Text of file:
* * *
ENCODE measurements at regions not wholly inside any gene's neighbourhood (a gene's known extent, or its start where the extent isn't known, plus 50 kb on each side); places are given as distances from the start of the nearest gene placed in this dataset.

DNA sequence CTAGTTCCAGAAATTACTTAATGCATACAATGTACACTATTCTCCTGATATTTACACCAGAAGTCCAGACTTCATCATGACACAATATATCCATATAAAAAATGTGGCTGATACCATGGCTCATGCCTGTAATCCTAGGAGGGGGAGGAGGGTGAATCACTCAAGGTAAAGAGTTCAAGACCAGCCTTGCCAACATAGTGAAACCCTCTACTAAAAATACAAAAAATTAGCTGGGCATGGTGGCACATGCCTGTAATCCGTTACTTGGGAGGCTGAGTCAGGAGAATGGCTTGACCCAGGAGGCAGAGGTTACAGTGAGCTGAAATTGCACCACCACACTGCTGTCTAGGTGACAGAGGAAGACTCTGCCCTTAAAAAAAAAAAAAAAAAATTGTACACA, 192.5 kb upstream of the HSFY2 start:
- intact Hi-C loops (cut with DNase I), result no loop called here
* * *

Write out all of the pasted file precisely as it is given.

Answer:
ENCODE measurements at regions not wholly inside any gene's neighbourhood (a gene's known extent, or its start where the extent isn't known, plus 50 kb on each side); places are given as distances from the start of the nearest gene placed in this dataset.

DNA sequence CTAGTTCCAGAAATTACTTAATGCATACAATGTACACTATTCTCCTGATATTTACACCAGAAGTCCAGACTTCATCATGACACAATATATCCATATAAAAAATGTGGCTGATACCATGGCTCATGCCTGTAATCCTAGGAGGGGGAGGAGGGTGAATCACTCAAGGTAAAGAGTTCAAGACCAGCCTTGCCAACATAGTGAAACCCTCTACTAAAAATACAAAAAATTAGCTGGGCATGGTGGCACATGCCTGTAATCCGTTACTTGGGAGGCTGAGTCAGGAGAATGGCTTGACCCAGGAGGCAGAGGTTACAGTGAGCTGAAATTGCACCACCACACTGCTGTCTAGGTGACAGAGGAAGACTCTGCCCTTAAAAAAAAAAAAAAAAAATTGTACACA, 192.5 kb upstream of the HSFY2 start:
- intact Hi-C loops (cut with DNase I), result no loop called here